Sections

About Us

 
Make a Donation
Fully-Local • Non-Partisan • Public-Service Journalism
 

Planning commissioners say South Lamar development will make Austin a ‘real city’

Thursday, August 15, 2019 by Jessi Devenyns

To bring more commercial and multifamily space to the South Lamar Corridor, Endeavor Real Estate Group, the owner of a 1.8-acre lot on the corner of South Lamar Boulevard and Bluebonnet Lane, requested a zoning change at the Aug. 13 meeting of the Planning Commission to add vertical mixed-used to the mix.

The property is composed of three separate lots under the same ownership and currently consists of an automotive repair shop, an unused parking lot and undeveloped land. Adding the vertical mixed-use zoning would allow for Endeavor to develop a project that, according to Richard Suttle, who was representing the applicant, will exceed the minimum residential units requested by the surrounding neighborhoods “by almost double.”

The Zilker Neighborhood Association and South Lamar Neighborhood Association requested a minimum of 125 units to be developed. Developing these units in conjunction with retail, Suttle said, will allow for more affordable units.

The current project includes 205 units of multifamily housing and 25,000 square feet of shopping center space.

Although the neighborhoods in the area sent representatives to the Planning Commission meeting to show their support of increased housing options, they also expressed trepidation about increasing vehicle trips to the intersection.

Lorraine Atherton, who spoke on behalf of the Zilker Neighborhood Association, told the commission that the intersection at Lamar and Bluebonnet is already busy and that any new development needs to be “housing people, not cars.” As a result, she asked the commission to retain the current trip limit imposed on the property.

The property was originally rezoned in 2008 with a conditional overlay that restricts vehicle traffic to 2,000 trips per day. That was based on a neighborhood traffic analysis survey the same year that assumed the site would be developed with only 3,800 square feet of retail use.

Heather Chaffin from the Planning and Zoning Department noted that while planning staffers support the zoning request change, they are doing so with the understanding that the 2,780-trip limit determined in the Traffic Impact Analysis report done by the Austin Transportation Department in July is applicable.

In addition to concerns about increased traffic, Atherton noted that the neighborhood would like a more restrictive list of retail uses on the site, particularly for the restaurants.  The conditional overlay on the property prohibits certain commercial units, and there is a private restrictive covenant with the neighborhood to eliminate drive-thru fast-food options. She told commissioners that the neighborhood would also like to restrict late-night sales of alcohol since the site abuts a residential area.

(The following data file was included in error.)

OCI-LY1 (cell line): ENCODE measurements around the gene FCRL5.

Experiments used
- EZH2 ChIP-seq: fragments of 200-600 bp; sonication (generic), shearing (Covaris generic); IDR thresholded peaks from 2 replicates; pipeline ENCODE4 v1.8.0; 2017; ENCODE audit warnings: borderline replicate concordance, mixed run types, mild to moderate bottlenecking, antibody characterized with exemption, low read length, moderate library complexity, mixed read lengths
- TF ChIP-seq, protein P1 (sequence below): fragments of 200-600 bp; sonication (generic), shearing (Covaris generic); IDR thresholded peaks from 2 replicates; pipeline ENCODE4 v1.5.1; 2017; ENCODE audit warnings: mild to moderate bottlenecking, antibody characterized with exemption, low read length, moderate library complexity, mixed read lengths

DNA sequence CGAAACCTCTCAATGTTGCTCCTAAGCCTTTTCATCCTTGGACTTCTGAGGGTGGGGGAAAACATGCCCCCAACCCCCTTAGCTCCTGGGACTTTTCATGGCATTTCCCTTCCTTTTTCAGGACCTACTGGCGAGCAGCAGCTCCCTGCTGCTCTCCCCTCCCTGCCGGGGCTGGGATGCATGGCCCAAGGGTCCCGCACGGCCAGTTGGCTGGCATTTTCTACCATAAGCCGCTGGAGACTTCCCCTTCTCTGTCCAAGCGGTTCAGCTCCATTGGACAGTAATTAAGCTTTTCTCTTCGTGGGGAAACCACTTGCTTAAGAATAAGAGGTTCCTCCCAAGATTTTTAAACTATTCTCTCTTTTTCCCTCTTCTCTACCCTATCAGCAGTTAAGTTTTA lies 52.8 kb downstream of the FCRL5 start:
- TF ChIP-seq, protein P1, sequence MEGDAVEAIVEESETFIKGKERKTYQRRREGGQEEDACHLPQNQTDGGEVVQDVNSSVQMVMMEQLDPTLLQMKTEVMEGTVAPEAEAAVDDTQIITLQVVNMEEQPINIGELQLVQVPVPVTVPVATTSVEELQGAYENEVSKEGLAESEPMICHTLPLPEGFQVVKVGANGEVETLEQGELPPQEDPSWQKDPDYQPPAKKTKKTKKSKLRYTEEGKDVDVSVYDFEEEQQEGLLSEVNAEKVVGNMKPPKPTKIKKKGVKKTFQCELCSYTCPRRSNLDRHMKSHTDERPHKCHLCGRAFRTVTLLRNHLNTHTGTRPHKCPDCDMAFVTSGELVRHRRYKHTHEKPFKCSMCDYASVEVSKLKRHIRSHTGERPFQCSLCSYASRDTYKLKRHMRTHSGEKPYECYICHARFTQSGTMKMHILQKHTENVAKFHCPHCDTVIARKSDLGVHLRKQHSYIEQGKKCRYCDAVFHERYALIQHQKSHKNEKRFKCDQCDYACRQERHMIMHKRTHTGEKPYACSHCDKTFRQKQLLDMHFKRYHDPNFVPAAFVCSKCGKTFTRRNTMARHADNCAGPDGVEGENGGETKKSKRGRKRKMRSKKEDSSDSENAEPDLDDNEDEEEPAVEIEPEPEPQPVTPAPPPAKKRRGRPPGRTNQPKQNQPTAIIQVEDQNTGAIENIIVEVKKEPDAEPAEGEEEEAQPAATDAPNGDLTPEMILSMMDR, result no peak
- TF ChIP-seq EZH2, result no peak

After the commission voted, Suttle told the Austin Monitor that the developer on the project would have been amenable to this restriction had the Planning Commission followed the neighborhoods’ lead. He said, “If that was going to make the neighborhood happy, we’re willing to do it.”

“I think this sterilizes this (place) in a way that a real city tries to avoid,” said Commissioner Greg Anderson. “I think it’s OK to treat a place like it’s a real city.”

Commissioner Conor Kenny said, “South Lamar is never going to be peaceful.”

Despite the surrounding neighborhoods’ requests to further limit retail uses on the property to focus on residential, the commissioners pushed to allow a variety of uses. They did agree to follow the recommendation of staff to prohibit certain uses, including automotive, pawnshop and funeral services and exterminators.

The commission voted unanimously to recommend the rezoning of the project. Commissioners Awais Azhar, Patrick Howard, Patricia Seeger and Robert Schneider were absent.

Map courtesy of the city of Austin.

The Austin Monitor’s work is made possible by donations from the community. Though our reporting covers donors from time to time, we are careful to keep business and editorial efforts separate while maintaining transparency. A complete list of donors is available here, and our code of ethics is explained here.

Join Your Friends and Neighbors

We're a nonprofit news organization, and we put our service to you above all else. That will never change. But public-service journalism requires community support from readers like you. Will you join your friends and neighbors to support our work and mission?

Back to Top